Below, for our example, is a claim from an existing patent. Notice carefully how the claim contains a main subject or topic—a data acquisition system for use in sporting events—with multiple related sub-topics, e.g., the data acquisition system for use in sporting events with at least one inertial sensor. Let’s call each topic an element. Looking through this claim we can see that multiple elements are described:
A data acquisition system for use in sporting events which incorporates:
at least one inertial sensor measuring angular acceleration in at least one dimension
at least one accelerometer to derive acceleration and velocity data in 3 dimensions
a microcontroller with a clock to measure the angular acceleration and accelerometer data
a power supply
optional communication means for transmission of angular acceleration and accelerometer data from the microcontroller to a computer device
said computer device and/or said micro controller being programmed to use the angular acceleration and accelerometer data to provide accurate output of parameters such as velocity, acceleration, changes of direction and distance traveled.
So, here is what you should know about infringement. In order for literal infringement to occur, each and every element in at least one claim of a patent must be infringed. If your invention omits one or more elements in another’s patent, it is arguable that no infringement occurs. A challenge in understanding infringement, though, is properly teasing apart the claim into its elements. Here is how I might break the above claim down into its elements:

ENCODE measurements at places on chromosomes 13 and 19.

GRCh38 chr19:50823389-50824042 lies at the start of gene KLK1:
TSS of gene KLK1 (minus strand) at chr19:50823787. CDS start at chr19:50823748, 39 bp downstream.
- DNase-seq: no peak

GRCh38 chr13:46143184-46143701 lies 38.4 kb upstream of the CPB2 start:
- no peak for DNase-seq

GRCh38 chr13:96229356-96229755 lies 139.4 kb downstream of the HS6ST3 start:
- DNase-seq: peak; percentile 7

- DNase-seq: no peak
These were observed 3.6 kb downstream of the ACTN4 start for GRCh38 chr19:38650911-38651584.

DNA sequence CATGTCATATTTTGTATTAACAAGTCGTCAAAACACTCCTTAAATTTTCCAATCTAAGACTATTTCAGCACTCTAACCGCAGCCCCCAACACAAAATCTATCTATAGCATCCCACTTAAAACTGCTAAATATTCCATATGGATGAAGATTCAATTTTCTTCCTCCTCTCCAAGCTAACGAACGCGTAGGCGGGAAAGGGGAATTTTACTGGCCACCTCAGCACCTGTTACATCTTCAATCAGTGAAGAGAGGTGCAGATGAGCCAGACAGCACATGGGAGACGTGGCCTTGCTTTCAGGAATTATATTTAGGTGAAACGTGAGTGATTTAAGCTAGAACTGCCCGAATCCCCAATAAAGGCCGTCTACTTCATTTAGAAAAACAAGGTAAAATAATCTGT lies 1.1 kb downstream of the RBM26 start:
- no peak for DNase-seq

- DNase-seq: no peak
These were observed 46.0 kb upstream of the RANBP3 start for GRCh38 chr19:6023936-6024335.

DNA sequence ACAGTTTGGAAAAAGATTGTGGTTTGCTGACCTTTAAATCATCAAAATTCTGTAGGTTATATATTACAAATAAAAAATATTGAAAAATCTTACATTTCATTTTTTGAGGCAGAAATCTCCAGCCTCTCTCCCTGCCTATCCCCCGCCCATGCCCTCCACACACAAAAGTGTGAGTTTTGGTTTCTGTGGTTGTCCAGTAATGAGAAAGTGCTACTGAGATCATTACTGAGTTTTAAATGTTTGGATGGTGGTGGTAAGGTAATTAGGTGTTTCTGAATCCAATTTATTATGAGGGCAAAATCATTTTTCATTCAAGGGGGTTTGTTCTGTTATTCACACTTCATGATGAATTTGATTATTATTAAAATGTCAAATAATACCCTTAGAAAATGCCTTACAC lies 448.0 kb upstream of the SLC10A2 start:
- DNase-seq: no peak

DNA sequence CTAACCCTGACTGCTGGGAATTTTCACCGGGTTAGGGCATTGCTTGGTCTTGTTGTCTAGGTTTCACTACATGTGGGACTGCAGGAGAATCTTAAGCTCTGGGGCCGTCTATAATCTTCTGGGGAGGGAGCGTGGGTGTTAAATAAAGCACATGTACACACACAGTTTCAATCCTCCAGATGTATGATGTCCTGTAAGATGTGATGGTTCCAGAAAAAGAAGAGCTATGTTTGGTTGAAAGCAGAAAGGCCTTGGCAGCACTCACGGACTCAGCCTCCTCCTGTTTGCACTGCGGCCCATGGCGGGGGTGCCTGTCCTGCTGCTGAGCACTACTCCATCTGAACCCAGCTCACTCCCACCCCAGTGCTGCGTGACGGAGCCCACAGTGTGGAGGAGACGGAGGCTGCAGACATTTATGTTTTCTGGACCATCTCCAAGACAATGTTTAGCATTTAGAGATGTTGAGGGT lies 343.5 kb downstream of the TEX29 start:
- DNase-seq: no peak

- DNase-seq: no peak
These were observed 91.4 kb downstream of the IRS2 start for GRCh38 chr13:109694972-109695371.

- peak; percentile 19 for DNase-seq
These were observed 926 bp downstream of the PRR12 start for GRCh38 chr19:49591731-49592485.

A data acquisition system for use in sporting events
which incorporates at least one inertial sensor
measuring angular acceleration
in at least one dimension
at least one accelerometer to derive acceleration
and velocity data
in 3 dimensions
with a clock
to measure the angular acceleration and accelerometer data
a power supply
optional communication means
for transmission of angular acceleration and accelerometer data from the microcontroller
to a computer device
said computer device and/or said micro controller being programmed to use the angular acceleration
and accelerometer data
to provide accurate output of parameters such as velocity, acceleration, changes of direction and distance traveled.
Notice that my breakdown of the claim into its elements results in a description that looks very different from the example claim. So, think carefully about what I am about say. What if the first two elements describe our device, but the third, measuring angular acceleration, is something our device absolutely does not do? If we employ a another method that is novel and non-obvious, say, for example, a sensor that detects electromagnetic field strength, chances are, we would not infringe this claim. The fewer elements we infringe, generally speaking, the more we distance ourselves from infringement issues. If, in the foregoing example, you found only one difference between your device and the referenced patent, it might be a good idea to have your attorney look at it.